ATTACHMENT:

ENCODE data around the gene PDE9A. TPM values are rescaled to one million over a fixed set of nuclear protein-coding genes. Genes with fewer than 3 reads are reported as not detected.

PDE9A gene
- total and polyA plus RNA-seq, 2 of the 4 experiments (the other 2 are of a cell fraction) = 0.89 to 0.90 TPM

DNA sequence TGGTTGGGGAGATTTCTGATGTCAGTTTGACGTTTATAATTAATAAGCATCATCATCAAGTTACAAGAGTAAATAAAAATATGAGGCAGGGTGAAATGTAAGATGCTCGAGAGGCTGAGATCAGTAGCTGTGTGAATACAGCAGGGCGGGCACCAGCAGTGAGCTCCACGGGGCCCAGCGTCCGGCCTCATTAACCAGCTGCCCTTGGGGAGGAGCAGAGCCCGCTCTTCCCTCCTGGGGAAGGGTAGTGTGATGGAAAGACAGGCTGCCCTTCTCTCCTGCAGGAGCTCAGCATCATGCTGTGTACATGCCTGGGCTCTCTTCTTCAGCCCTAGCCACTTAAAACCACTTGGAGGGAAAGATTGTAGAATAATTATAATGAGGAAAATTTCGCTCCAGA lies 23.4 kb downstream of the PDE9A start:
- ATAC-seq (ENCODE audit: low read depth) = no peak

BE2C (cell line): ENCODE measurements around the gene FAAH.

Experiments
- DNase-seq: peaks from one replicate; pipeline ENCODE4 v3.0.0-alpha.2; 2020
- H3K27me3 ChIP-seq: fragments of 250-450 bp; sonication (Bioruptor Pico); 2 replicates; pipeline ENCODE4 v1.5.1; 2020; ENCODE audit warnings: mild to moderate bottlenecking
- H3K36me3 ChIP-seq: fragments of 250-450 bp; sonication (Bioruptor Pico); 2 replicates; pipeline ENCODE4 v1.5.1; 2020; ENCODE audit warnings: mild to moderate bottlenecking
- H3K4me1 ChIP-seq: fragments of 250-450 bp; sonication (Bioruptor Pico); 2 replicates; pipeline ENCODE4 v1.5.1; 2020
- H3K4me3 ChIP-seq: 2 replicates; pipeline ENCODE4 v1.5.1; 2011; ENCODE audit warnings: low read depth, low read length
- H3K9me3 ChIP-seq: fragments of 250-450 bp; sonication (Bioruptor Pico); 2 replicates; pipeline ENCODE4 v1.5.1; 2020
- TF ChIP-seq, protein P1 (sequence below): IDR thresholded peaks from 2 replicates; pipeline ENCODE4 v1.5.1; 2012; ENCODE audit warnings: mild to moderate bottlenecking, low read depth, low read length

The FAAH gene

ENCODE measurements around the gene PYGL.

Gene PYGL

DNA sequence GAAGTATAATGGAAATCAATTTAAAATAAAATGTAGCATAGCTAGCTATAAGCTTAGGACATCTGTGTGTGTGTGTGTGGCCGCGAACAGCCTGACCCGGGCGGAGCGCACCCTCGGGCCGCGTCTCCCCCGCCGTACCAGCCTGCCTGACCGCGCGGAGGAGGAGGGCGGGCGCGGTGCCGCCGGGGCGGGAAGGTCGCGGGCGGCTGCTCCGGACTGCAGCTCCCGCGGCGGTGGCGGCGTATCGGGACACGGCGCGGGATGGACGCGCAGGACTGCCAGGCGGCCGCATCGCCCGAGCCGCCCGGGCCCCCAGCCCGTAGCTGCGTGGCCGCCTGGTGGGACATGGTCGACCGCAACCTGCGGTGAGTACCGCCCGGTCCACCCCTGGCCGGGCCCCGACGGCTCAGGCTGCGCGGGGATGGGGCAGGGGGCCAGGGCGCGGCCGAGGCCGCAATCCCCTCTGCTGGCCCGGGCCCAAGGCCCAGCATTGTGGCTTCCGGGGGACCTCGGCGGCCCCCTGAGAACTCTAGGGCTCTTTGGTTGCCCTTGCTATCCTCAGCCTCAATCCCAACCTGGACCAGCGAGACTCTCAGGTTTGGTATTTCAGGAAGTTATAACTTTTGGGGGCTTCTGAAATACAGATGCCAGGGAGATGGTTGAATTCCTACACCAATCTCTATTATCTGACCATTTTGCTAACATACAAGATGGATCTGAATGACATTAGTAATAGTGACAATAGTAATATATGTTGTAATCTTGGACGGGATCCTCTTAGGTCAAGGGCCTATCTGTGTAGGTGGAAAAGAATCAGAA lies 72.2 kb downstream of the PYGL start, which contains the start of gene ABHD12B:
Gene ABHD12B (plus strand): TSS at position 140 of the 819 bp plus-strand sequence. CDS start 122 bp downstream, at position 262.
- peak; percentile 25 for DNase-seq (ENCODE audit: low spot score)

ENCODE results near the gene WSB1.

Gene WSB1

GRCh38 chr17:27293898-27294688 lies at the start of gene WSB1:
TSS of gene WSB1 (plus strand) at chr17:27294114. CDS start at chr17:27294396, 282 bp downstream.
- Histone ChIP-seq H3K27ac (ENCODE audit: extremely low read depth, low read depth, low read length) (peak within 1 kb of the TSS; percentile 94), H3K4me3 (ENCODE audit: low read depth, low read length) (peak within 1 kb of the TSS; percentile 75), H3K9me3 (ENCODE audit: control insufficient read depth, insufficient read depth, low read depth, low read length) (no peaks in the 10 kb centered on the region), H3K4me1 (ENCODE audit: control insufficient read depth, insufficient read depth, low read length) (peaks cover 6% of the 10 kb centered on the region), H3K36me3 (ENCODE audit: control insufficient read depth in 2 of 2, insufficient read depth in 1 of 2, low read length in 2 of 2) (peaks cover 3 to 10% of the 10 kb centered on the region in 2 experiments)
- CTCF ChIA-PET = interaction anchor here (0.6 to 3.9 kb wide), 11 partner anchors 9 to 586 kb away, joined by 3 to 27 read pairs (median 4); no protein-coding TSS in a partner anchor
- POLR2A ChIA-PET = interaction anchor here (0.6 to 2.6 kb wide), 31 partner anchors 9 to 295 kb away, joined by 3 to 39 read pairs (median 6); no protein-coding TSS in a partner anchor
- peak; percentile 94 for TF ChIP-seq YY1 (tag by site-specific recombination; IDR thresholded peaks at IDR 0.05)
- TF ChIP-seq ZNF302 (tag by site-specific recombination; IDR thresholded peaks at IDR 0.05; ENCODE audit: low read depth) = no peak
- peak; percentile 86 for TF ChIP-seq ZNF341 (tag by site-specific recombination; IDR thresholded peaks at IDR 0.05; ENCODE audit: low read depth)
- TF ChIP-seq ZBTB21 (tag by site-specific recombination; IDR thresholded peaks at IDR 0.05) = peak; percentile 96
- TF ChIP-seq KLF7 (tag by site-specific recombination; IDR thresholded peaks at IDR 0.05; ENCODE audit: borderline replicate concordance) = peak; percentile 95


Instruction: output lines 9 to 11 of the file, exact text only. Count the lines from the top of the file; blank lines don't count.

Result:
- H3K27me3 ChIP-seq: fragments of 250-450 bp; sonication (Bioruptor Pico); 2 replicates; pipeline ENCODE4 v1.5.1; 2020; ENCODE audit warnings: mild to moderate bottlenecking
- H3K36me3 ChIP-seq: fragments of 250-450 bp; sonication (Bioruptor Pico); 2 replicates; pipeline ENCODE4 v1.5.1; 2020; ENCODE audit warnings: mild to moderate bottlenecking
- H3K4me1 ChIP-seq: fragments of 250-450 bp; sonication (Bioruptor Pico); 2 replicates; pipeline ENCODE4 v1.5.1; 2020